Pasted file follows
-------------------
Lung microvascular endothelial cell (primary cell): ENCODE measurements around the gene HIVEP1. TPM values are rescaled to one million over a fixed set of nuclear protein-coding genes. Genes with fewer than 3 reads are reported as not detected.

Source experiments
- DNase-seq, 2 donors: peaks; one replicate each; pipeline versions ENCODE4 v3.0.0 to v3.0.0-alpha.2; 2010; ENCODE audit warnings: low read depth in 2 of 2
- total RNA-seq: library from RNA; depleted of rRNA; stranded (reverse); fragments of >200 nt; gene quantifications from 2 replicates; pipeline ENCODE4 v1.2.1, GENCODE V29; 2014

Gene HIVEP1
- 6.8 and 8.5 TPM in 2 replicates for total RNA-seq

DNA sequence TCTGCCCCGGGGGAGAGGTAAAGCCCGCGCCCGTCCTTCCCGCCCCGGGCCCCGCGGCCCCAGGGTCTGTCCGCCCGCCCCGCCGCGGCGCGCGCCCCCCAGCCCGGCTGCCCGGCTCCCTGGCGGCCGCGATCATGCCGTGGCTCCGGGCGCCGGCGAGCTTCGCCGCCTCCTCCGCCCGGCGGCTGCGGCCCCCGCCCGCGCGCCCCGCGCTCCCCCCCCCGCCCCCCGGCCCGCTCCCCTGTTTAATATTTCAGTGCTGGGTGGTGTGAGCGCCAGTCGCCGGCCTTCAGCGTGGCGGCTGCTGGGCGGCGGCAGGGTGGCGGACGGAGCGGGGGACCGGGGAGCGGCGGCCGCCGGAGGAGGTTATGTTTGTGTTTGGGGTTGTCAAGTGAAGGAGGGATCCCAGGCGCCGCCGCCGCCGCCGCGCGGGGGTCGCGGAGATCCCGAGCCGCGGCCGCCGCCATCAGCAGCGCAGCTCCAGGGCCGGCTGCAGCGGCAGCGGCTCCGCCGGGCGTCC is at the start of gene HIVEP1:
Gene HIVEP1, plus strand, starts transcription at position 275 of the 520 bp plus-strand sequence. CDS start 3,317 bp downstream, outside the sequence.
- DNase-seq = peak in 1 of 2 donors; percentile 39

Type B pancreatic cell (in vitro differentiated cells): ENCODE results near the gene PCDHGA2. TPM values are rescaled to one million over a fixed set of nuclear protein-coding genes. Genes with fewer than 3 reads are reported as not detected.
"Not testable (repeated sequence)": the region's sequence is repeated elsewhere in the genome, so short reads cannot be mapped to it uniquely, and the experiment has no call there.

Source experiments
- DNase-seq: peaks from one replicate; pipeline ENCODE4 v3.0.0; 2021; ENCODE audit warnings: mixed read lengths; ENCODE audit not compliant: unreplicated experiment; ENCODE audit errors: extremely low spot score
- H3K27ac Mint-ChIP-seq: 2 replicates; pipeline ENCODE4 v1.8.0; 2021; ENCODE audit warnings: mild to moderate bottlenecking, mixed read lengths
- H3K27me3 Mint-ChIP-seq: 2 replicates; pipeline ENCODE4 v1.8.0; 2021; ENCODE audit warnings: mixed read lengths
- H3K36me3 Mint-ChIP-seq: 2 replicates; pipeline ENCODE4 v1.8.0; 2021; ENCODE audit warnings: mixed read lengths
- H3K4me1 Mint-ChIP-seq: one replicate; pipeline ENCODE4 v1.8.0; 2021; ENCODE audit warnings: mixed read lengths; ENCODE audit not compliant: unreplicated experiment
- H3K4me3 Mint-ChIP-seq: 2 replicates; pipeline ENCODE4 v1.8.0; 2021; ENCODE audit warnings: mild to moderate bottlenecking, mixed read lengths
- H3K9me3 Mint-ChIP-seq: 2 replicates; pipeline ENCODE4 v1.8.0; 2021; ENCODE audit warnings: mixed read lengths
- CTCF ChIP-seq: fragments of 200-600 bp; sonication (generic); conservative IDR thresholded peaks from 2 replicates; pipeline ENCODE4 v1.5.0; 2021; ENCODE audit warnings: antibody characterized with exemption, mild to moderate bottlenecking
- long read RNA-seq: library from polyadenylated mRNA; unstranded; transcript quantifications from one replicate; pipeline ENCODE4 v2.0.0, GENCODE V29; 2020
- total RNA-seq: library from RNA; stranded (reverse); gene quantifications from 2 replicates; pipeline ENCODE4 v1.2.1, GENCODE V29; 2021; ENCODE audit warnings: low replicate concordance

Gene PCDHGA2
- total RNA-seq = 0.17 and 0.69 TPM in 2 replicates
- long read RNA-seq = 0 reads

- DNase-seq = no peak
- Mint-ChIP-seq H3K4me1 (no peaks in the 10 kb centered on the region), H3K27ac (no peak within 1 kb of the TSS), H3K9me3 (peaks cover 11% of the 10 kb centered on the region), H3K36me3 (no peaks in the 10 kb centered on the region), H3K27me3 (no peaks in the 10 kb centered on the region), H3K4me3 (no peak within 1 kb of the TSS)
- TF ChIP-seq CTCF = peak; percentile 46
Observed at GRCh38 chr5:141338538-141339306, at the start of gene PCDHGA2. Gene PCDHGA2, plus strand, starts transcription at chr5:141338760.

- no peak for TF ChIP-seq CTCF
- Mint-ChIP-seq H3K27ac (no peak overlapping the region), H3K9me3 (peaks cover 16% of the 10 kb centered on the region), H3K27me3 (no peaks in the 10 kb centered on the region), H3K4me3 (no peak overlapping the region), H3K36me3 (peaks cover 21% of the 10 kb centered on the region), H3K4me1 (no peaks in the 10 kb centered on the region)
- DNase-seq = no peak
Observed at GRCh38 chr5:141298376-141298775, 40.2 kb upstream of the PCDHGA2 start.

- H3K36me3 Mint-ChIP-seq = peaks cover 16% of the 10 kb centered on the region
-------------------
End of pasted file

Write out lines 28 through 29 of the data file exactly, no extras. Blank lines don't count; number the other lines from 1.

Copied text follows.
- TF ChIP-seq CTCF = peak; percentile 46
Observed at GRCh38 chr5:141338538-141339306, at the start of gene PCDHGA2. Gene PCDHGA2, plus strand, starts transcription at chr5:141338760.